Setting Up My Machine – Just the way I like it! – Part 1

One of the hallmarks of Windows is that anything can “run” on it.

One of the hallmarks of OS X is that it works out of the box.

One of the hallmarks of Linux is that a user can configure it anyway they like.

So how is it I like all of them and none of them at the same time?  Well because of their hallmarks of course.  Why wouldn’t I want a machine that can do it all?

The problem is I’m a gamer, so it’s going to be a while before I’m able to ditch Windows entirely.  So what’s a fella to do in the mean time?

  • Dual-boot?  That’s a pain when multi-tasking or trying to accomplish something quickly.
  • Use Windows full time?  Forget that, if you’ve ever tried open source development you’ll see why.
  • Virtualization?  Maybe?
So the first thing I started to look into was how to virtualize OS X (Lion).  Why?  Because I don’t like begin forced to tweak things on my development machine just to get up and running.  I like things to just work.  (I know what all you linux gurus are going to say, however, this is my article and I’ll make any gross generalizations I want.  Anyway, if you stick with me for a little bit longer.  So now you know my first choice but there’s a problem.  Trying to get Lion to run on a non-Mac platform is like trying to install linux years ago, tons of tweaking, hacking, hair pulling, and still only certain things work.  Refer back to my earlier comment of liking things to just work and let’s throw that out of the window.


Next up linux.  It’s been a while since I installed and worked with Linux and honestly most of it was due to just how darn ugly the OS is out of the box.  The fonts are horrid, the alignment issues on windows, frames, buttons, text, etc are horrid.  Just looking at it in screenshots makes me want to puke.  What can I say, I like a UI to first engage me, be easy to look at, then make it easy to do what I want.  Windows looks great!  But then it falls on it’s face when you try and get something done.  Linux suffers from looking bad and confusing you while trying to get stuff done.  I guess that’s what you get when you put a bunch of EXTREMELY bright engineers in a room with no design skills whatsoever and ask them to put a UI to command line.  Furthermore, for some reason they believe the UI should have the power to do everything the command line options present.  If you’re a UI designer for Linux reading this.  Please go to some design courses and learn about usability from the common user perspective.  Think of us once in a while.  As a side note there are lots of “themes” for Linux to make things look pretty.  But then you’re just poor representation of Windows with a Linux backend.  There are other things that need to be addressed in the UI that are much deeper.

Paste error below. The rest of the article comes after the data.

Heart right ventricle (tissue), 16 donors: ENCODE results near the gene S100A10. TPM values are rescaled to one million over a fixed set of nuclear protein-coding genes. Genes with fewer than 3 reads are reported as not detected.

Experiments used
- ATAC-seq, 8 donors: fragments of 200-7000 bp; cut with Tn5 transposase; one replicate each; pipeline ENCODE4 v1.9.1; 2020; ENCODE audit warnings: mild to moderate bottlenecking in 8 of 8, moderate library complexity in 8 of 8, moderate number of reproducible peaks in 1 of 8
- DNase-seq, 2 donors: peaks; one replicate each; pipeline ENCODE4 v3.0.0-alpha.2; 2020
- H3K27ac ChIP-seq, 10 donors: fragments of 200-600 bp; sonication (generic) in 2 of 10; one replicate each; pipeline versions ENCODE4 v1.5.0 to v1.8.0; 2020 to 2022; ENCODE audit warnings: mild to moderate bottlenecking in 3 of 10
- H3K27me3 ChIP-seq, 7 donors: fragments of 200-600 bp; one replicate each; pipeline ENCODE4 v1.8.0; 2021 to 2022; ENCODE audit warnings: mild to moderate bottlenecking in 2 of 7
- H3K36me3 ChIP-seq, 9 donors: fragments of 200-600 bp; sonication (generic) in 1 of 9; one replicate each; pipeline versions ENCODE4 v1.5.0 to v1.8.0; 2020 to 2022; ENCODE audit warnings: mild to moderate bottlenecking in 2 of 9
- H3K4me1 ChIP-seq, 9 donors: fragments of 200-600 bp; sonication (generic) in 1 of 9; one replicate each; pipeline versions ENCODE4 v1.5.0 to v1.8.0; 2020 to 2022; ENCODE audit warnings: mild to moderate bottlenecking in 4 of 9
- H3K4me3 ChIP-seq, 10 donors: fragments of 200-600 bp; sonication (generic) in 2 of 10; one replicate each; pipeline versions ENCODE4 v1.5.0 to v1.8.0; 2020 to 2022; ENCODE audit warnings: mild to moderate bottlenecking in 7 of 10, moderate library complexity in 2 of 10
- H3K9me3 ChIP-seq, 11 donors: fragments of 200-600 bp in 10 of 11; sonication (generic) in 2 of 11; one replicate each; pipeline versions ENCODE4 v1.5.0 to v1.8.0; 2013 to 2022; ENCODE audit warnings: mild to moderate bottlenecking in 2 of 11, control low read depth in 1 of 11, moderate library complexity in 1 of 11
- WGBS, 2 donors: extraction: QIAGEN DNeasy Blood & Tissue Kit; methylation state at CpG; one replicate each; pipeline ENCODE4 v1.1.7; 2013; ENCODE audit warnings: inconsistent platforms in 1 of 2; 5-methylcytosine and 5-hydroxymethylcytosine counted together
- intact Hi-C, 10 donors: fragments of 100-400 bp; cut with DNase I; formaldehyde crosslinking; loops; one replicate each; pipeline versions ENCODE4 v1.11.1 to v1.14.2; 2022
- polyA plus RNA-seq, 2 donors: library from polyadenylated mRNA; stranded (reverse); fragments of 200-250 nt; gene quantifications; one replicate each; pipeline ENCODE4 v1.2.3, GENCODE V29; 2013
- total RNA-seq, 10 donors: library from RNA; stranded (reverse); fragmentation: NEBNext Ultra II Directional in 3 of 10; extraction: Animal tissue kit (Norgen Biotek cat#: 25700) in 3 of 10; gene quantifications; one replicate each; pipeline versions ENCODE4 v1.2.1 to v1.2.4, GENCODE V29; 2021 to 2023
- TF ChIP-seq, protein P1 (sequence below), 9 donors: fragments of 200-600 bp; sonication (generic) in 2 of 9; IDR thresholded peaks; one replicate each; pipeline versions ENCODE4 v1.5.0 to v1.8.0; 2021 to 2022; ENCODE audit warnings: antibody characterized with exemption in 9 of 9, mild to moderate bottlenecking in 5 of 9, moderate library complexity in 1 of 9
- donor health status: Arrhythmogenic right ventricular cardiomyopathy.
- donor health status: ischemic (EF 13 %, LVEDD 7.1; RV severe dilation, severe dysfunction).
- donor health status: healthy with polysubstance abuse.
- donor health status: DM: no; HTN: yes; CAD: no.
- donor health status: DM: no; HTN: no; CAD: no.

So for the the next few days, weeks, months, whatever it takes I intend to come up with a Linux setup that suites my needs.  Who knows maybe at the end of this journey I’ll give the ol’ MacBook a heave-ho. (I doubt it.)

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6 Responses to “Setting Up My Machine – Just the way I like it! – Part 1”

  1. AndyZaft says:

    To be fair, you looked at one window manager and a couple of themes in that. What about the other hundreds of window managers and desktop environments and the combinations of them? Open source and pleasing of the masses comes with too much customizability, then the problem is that you actually have to customize something :) I think you’ll be more happy if you just roll your own, start with the OSX WM code and port it to your liking. See, I solved all your problems :)

  2. Chris Altman says:

    Yeah yeah yeah….

    BTW, friends and family. I work with this guy. I think he just volunteered to help me with this project over the coming weeks.

  3. AndyZaft says:

    Not sure you can be helped 😛

  4. Thorestelph says:

    Linux? WOOO!!! Technology excitement!

    I think I can I think I can

  5. Chris Altman says:

    I was giving it a look today actually. I think it’s got a lot of potential, for a corporate environment to standardize on developer machines. The problem is that I don’t need repeatable deployments for my own local development. Its easy to create restore points at any given time using many virtualization tools. The with bundler it’s extremely easy to get the dev environment back in minutes. It’s all the required tweaking at the beginning to get the environment to work like I want that drives me nuts

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